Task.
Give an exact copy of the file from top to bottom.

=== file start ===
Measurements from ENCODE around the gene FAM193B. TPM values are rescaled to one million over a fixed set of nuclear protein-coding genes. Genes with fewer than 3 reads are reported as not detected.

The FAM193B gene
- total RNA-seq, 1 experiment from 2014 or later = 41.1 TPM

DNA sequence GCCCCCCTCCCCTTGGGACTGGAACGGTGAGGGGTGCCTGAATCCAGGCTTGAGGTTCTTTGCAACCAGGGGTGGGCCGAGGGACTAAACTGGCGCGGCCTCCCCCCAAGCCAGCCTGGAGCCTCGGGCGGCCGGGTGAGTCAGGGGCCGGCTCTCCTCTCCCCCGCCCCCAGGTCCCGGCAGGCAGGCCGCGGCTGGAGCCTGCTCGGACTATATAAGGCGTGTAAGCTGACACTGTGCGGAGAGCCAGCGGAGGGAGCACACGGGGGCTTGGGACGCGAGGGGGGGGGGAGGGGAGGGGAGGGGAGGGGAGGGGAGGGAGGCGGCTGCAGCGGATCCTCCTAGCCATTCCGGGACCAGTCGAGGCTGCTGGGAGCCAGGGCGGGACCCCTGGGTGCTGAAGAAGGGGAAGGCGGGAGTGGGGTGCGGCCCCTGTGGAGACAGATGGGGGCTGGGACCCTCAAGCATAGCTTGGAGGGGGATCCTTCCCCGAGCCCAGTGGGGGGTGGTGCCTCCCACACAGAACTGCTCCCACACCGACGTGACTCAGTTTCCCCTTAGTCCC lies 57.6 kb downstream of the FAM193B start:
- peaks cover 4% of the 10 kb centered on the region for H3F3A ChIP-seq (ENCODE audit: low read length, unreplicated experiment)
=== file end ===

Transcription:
Measurements from ENCODE around the gene FAM193B. TPM values are rescaled to one million over a fixed set of nuclear protein-coding genes. Genes with fewer than 3 reads are reported as not detected.

The FAM193B gene
- total RNA-seq, 1 experiment from 2014 or later = 41.1 TPM

DNA sequence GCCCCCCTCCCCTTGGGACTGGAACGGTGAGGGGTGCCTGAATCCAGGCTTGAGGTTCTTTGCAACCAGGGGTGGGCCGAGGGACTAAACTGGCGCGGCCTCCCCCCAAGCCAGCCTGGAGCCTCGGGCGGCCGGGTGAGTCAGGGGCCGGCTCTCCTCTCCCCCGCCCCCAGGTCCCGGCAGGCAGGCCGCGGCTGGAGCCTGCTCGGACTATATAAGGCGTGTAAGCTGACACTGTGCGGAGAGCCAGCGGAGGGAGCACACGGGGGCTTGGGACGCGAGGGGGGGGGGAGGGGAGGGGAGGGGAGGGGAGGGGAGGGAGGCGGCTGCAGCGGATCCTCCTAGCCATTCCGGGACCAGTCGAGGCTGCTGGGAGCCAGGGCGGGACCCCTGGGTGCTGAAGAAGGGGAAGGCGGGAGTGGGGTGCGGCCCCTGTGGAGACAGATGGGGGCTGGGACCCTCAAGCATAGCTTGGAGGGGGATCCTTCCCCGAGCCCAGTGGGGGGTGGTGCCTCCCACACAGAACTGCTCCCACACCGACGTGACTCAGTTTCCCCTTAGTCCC lies 57.6 kb downstream of the FAM193B start:
- peaks cover 4% of the 10 kb centered on the region for H3F3A ChIP-seq (ENCODE audit: low read length, unreplicated experiment)